The Dhaiso, or Daiso, are an ethnic and linguistic group based at the foot of the Usambara Mountains in the Muheza District of Tanga Region in northeastern Tanzania. In 1999, the Dhaiso population was estimated to number 5,000, and the Dhaiso language is not being transmitted by adults to children. The Dhaiso are historically related to the Segeju, and are sometimes referred to as “Islamized Segeju”. The Segeju are also found in the Kwale county of Kenya. Most of their tradition has been heavily influenced by their populous Digo neighbors. The Dhaiso and the Segeju are also historically linked to the Kamba.
|Segeju, other Kamba
Dhaiso people are mostly farms or, if on the coast, fishermen. Farmers commonly grow cocoa beans, coconut cassava, black pepper and cinnamon. Many of the larger farms have running water which are gravity fed from springs in the mountains. Houses are similar to others in the region which are commonly made with stick frames filled with small rocks and covered over with mud. Many homes have fenced courtyards or verandas for shade and protection from the rain. The Dhaiso have a Muslim society and men often trousers and shirts are common paired with Muslim hats. Some men may wear the long Kanzu. Women wear the African Kanga. Many also wear western style dresses, skirts, and blouses. Polygamy is part of the Dhaiso culture. A wife’s funeral expenses are divided among the husband and his brothers and the brothers and sisters of the dead woman. Expenses are also contributed to by the husband’s additional wives. All weddings and funerals are marked by the beating of the war drums. Inheritance laws apply to coconut palms, but not to land, huts, and livestock.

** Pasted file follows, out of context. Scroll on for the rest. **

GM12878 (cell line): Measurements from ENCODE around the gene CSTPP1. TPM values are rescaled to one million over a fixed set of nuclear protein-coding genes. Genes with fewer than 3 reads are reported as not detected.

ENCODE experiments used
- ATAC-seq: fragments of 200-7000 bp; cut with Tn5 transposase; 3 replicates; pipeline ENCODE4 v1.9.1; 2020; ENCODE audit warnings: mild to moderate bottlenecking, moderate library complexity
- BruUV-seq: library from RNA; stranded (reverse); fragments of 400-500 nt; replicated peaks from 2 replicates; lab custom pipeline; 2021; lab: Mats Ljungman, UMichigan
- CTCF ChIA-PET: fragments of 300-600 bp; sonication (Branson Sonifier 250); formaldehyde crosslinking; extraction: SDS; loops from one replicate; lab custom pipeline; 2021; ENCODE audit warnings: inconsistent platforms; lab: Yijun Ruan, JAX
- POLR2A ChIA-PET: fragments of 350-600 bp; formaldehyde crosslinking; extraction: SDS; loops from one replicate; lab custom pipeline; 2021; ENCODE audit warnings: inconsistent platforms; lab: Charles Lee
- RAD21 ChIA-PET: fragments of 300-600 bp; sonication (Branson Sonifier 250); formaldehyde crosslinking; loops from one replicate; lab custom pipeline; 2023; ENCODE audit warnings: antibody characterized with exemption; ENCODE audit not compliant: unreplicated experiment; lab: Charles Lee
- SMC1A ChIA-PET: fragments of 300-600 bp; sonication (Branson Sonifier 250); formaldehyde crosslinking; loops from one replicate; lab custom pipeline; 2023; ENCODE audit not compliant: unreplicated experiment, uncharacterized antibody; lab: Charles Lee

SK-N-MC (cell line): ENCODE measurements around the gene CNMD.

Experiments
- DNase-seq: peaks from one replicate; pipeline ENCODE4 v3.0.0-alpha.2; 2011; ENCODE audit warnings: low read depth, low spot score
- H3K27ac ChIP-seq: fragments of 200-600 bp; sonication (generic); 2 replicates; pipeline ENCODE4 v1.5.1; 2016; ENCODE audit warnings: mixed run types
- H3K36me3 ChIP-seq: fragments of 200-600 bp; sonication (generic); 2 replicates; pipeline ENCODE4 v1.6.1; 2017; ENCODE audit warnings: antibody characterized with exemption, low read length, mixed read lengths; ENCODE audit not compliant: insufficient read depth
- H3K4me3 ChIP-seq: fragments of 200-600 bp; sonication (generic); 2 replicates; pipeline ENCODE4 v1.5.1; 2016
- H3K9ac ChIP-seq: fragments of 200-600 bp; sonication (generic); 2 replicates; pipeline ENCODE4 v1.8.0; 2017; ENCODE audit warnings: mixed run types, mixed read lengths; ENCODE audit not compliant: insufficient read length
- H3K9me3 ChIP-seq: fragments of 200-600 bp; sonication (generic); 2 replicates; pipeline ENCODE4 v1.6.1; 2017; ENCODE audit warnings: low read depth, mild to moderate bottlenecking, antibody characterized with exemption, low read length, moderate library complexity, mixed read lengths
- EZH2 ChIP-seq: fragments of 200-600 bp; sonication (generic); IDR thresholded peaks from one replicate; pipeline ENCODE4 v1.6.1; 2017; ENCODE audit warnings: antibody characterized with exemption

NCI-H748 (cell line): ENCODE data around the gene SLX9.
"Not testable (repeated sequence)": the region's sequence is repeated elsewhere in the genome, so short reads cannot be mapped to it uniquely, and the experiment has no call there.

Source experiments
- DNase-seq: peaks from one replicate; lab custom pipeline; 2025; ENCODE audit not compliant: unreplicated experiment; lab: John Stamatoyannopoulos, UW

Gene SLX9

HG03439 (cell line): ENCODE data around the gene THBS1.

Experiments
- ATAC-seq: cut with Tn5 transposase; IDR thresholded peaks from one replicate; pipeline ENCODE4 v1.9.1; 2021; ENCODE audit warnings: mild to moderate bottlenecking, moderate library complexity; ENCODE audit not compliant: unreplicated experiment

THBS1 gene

Daiso (language) is also called Kidhaiso. Speakers are found in the Tanzanian villages of Bwiti and Magati at the base of the eastern Usambara mountains on the northern side, and in the Muheza district in the Tanga region. The language is related to Kamba of Kenya.
Because many Dhaiso people have intermarried with people of different languages, the language is not being passed on to newer generations (most primary-school age children do not speak Dhaiso) as there is a need for wider communication. Because of this need, most Dhaiso are fluent in Swahili. Swahili is the national language and the language of trade along the coast. For a majority of Dhaiso, Swahili is their mother tongue. and many also say they can speak other neighboring languages like Digo or Sambaa. In 1999, with 5,000 speakers, Dhaiso was considered by UNESCO to be a “definitely endangered” language.